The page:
Garbhāvakrāntisūtra: The Sūtra on Entry into the Womb, by Robert Kritzer
Garbhāvakrāntisūtra:, by Robert Kritzer
A critical edition and annotated translation of ‘a sūtra centered on a description of conception, the thirty-eight weeks of gestation, birth, and the suffering that afflict all beings after birth’ (p. 3). The scripture has survived in Tibetan and Chinese translations, the earliest one going back to 281 or 303. The author analyses in great detail the textual and historical aspects of these translations carefully pointing out the differences exiting between various versions (pp. 109-199).
The introductory chapter (pp. 3-35) examines the Garbhāvakrāntisūtra in the broader context of Indian mythology, classical medical literature, ‘ascetic misogyny’ (a term borrowed from Alan Sponberg), and the Buddhist contemplative tradition of meditation on the impure as well as the ubiquitous stress on the suffering inherent in all conditioned existence.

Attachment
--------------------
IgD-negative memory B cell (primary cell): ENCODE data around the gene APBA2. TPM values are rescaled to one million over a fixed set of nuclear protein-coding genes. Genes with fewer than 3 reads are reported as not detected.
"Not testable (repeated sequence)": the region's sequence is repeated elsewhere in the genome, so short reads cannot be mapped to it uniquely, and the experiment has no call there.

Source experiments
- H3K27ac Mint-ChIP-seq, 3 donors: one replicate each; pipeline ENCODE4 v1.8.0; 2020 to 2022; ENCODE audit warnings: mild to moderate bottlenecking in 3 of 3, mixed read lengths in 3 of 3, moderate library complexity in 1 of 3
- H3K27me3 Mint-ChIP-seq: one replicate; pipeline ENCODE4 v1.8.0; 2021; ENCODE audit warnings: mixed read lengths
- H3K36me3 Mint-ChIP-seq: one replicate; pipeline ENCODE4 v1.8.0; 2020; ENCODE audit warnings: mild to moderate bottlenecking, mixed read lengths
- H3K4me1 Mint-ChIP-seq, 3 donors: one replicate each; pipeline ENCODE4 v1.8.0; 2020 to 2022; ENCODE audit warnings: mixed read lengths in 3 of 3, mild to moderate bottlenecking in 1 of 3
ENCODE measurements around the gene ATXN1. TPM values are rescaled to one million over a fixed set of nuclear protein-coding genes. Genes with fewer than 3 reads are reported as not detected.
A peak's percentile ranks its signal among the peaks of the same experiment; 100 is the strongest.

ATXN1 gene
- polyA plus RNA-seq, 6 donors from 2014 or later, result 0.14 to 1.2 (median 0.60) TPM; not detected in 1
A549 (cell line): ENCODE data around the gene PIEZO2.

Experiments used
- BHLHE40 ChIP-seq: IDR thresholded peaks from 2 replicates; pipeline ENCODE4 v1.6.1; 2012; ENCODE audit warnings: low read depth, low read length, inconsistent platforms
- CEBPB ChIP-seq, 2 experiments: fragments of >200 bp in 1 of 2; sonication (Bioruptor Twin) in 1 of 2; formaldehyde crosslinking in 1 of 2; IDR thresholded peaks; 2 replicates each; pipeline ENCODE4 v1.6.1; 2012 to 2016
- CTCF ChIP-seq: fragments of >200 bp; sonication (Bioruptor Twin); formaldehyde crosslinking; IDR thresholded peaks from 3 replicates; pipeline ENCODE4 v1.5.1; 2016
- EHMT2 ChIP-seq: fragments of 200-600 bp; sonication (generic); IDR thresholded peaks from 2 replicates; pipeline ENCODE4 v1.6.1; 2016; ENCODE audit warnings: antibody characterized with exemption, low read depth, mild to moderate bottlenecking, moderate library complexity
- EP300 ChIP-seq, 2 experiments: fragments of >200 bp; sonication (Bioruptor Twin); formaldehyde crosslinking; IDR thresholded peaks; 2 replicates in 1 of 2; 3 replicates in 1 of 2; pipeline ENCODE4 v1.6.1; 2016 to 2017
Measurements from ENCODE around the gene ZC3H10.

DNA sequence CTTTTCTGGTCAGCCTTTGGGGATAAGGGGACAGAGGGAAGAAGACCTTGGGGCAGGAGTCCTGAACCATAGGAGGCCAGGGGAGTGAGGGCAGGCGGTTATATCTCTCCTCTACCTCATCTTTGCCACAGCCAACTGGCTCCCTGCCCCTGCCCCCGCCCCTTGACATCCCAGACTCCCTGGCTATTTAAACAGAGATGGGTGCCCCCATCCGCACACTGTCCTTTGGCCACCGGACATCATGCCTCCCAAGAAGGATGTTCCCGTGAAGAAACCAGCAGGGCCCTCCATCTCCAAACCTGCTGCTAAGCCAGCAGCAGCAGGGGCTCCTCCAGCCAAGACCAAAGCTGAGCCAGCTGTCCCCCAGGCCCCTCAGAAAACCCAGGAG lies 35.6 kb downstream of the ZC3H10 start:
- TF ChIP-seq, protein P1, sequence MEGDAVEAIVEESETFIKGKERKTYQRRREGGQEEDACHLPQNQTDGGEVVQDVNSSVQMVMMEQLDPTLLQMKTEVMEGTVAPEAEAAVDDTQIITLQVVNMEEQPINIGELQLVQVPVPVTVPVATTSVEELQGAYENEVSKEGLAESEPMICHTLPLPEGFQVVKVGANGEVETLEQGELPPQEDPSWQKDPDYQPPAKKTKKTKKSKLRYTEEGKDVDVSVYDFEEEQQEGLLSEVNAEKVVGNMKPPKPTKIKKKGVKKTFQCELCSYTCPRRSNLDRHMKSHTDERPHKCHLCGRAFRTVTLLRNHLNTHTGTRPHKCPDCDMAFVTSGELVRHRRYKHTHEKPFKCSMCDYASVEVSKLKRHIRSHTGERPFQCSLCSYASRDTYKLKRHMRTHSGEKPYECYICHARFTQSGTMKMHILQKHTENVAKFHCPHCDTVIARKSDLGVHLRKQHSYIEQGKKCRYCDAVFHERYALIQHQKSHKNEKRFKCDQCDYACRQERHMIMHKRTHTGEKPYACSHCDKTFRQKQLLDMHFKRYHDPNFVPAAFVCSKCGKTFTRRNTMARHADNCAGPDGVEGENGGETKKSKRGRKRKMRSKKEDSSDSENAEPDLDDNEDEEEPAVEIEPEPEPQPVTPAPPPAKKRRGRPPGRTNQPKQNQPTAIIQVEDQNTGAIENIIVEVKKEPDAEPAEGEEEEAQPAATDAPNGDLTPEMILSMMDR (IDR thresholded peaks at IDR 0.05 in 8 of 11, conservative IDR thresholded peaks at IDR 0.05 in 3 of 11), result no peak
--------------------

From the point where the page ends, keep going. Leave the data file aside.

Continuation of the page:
The Tibetan version of the Garbhāvakrāntisūtra in the Vinaya Kṣudrakavastu (Tōhoku 6) is critically edited, on the basis of a meticulous collation of ten textual witnesses (pp. 201-416), and faithfully rendered into English (pp. 37-108), with copious annotations which highlight important philological differences and gloss obscure terms and phrases.
Though little known outside academic circles, the sutra no doubt represents a very important source for our understanding of the way Buddhist contemplatives and scholars conceived the mechanism and physiology of (re-)birth. Robert Kritizer does a great service to any modern reader interested in the subject by providing a wonderful critical edition, reliable translation, and illuminating analysis.
The classical Indian medical texts all contain detailed chapters on embryology, and many Indian religious works also discuss the topics of conception and gestation. Although much of the content of the medical and religious accounts is similar, the attitudes revealed are, not surprisingly, quite different; the medical treatises maintain a neutral tone and seek to promote the birth of healthy male babies, while the religious texts dwell on the suffering of both mother and fetus and on the undesirability of rebirth. The Buddhist Garbhāvakrāntisūtra contains an unusual week-by-week account of gestation, which in this chapter is compared to a month-by-month account found in the medical text Carakasaṃhitā.